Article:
Thursday, December 10, 2009

The Bradbury aging study, re-explained (Part III)

Last week, J.C. Bradbury posted a response to my previous posts on his aging study.

Before I reply, I should say that I found a small error in my attempt to reproduce Bradbury’s regression. The conclusions are unaffected. Details are in small print below, if you're interested. If not, skip on by.

As it turns out, when I was computing the hitters age to include in the regression, I accidentally switched the month and year. (Apparently, that wasn’t a problem when the reverse date was invalid – Visual Basic was smart enough to figure out that when I said 20/5 instead of 5/20, I meant the 20th day of May and not the 5th day of Schmidtember. But when the reverse date was valid – 2/3 instead of 3/2 -- it used the incorrect date.)

That means that some ages were wrong, and some seasons from 24-year-olds were left out of my study. I reran a corrected regression, and the results were very, very similar – all three peak ages I’ve recalculated so far were within .08 years of the original. So the conclusions still hold. If you’re interested in the (slightly) revised numbers, let me know and I’ll post them when I’m done rerunning everything.


Okay, now to Bradbury’s criticisms. I’ll concentrate on the most important ones, since a lot of this stuff has been discussed already.

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First, there’s one point on which I agree with Bradbury’s critique. He writes,

" … the model, as he defines it, is impossible to estimate. He cannot have done what he claims to have done. Including the mean career performance and player dummies creates linear dependence as a player’s career performance does not change over time, which means separate coefficients cannot be calculated for both the dummies and career performance. … Something is going on here, but I’m not sure what it is."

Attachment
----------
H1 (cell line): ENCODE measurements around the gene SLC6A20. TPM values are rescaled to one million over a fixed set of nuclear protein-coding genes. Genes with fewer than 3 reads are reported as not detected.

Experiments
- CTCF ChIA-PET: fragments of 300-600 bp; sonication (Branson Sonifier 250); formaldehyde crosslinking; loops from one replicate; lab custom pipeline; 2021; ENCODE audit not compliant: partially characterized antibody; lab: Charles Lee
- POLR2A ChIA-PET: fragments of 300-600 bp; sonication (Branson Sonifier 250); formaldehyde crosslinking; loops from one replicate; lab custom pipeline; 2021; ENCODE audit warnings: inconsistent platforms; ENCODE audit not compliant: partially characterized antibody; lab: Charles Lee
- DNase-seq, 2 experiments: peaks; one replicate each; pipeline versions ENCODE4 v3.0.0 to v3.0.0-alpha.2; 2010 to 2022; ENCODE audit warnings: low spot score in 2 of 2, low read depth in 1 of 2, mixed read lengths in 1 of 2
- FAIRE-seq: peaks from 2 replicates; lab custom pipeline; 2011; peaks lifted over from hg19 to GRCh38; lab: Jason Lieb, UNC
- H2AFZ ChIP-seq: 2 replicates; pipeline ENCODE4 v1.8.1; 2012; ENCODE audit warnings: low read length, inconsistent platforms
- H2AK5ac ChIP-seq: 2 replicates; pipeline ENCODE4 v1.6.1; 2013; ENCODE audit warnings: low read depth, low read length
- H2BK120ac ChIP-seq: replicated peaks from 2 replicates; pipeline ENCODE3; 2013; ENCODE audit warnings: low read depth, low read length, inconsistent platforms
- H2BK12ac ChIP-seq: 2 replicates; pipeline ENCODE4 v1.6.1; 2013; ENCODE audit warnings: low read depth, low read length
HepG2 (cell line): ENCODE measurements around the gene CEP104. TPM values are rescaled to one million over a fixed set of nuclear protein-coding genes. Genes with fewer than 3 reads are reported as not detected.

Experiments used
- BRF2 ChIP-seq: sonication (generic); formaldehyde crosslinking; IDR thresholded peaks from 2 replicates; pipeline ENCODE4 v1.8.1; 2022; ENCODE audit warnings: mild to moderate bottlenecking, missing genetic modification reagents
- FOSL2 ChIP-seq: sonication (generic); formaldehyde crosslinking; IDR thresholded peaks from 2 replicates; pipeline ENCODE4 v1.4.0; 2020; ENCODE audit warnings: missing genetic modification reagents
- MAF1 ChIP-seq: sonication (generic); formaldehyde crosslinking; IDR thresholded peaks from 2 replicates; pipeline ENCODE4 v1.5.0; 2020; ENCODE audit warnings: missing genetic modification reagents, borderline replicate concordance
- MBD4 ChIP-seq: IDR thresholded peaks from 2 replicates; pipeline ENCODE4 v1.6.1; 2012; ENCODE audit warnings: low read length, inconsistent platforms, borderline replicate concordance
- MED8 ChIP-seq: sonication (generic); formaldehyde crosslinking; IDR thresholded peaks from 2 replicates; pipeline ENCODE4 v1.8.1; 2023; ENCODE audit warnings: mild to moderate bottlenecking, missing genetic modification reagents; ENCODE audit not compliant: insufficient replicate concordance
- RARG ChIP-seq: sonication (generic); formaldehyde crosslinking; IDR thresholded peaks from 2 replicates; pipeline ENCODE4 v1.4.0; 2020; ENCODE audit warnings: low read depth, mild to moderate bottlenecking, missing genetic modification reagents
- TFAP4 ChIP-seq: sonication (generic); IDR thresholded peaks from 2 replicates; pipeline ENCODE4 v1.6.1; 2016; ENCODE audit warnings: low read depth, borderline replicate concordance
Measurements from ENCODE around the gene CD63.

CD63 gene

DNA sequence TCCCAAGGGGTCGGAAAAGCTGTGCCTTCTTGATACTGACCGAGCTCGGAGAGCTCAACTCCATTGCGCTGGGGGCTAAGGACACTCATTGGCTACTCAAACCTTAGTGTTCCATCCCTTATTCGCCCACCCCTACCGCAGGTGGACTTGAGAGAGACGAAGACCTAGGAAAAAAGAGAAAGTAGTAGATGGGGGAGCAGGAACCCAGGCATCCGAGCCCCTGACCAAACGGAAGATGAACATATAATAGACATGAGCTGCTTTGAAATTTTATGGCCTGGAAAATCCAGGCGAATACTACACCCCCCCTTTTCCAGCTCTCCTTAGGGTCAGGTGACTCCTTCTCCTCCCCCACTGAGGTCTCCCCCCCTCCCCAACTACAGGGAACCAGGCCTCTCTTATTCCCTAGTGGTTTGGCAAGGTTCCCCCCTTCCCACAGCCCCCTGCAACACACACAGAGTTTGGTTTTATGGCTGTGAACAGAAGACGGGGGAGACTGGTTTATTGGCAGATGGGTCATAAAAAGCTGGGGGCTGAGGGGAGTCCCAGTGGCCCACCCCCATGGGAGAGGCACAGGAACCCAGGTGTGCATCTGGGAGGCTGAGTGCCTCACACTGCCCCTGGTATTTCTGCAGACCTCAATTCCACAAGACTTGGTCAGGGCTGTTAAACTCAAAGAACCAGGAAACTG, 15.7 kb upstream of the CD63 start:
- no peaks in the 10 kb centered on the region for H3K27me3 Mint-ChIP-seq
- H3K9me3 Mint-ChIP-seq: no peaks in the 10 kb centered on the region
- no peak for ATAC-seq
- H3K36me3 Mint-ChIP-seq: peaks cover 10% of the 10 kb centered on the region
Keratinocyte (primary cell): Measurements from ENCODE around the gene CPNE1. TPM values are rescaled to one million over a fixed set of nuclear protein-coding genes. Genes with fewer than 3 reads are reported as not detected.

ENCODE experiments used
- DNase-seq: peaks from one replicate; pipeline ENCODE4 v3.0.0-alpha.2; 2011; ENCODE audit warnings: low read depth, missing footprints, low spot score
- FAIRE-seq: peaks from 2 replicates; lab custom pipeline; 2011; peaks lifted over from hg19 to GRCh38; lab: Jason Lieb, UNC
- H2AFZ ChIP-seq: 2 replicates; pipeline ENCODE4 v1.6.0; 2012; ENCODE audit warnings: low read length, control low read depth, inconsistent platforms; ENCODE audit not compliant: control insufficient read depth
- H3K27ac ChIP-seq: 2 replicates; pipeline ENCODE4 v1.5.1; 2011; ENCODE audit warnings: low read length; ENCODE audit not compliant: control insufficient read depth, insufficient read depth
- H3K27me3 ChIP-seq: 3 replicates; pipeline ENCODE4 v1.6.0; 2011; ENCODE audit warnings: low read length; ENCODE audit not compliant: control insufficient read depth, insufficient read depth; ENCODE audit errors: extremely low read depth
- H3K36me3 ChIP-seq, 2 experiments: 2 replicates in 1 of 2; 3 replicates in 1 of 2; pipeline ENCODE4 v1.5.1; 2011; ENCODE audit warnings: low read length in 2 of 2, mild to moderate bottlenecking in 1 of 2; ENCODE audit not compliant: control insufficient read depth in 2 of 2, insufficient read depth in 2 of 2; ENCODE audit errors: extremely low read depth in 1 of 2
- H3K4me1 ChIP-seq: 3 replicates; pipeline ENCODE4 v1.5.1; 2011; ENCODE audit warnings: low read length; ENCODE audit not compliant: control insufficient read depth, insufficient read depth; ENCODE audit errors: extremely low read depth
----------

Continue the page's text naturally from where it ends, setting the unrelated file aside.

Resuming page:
He’s right: having both the player dummies and the career mean causes collinearity, which I eliminated by getting rid of one of the player dummies. I agree with him that the results aren’t meaningful this way. I should have eliminated the mean and gone with the dummies alone.

In any case, it doesn’t matter much: the results are similar with and without the dummies. The reason I used the dummies is that it made the results make more sense, and more consistent with what Bradbury found. It turns out that without the dummies, some of the aging curves were very, very flat. By including the dummies, the curves were closer to what Bradbury found.

In retrospect, the reason the curves make more sense with the larger model is that the dummies have the effect of eliminating any observation of only one season (since the dummy will come out to have that player match whatever curve best fits the other, more-than-one-season, players).

Regardless, the peak age is similar either way. But Bradbury’s point is well-taken.

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Secondly, Bradbury disagrees with me that players are weighted by the number of seasons they played:

"His belief is based on a misunderstanding of how least-squares generates the estimates to calculate the peak. There is no average calculated from each player, and especially not from counting multiple observations for players who play more."

It’s possible I’m misunderstanding something, but I don’t think I am. The model specifies one row in the regression for each player-season that qualifies (player with a certain number of PA and seasons). If player A has a 12-year career that peaks at 30, and player B has a 6-year career that peaks at 27, then player A’s trajectory is represented by 12 rows in the regression matrix, and player B’s trajectory by 5 rows.

Bradbury would argue that the scenario above would result in a peak around 28.5 (the average of the two players). I would argue that the peak would be around 28 (player A weighted twice as heavily as player B). I suppose I could do a little experiment to check that, but that’s how it seems to me.

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Thirdly, Bradbury says I misunderstood that he used rate statistics for home runs, not actual numbers of home runs:

"I’m estimating home-run rates, not raw home runs. All other stats are estimated as rates except linear weights. This is stated in the paper."


Right, that’s true, but that wasn’t my point. I was probably unclear in my original.

What I was trying to say was: the model assumes that all players improve and decline at the same fixed HR rate, regardless of where they started.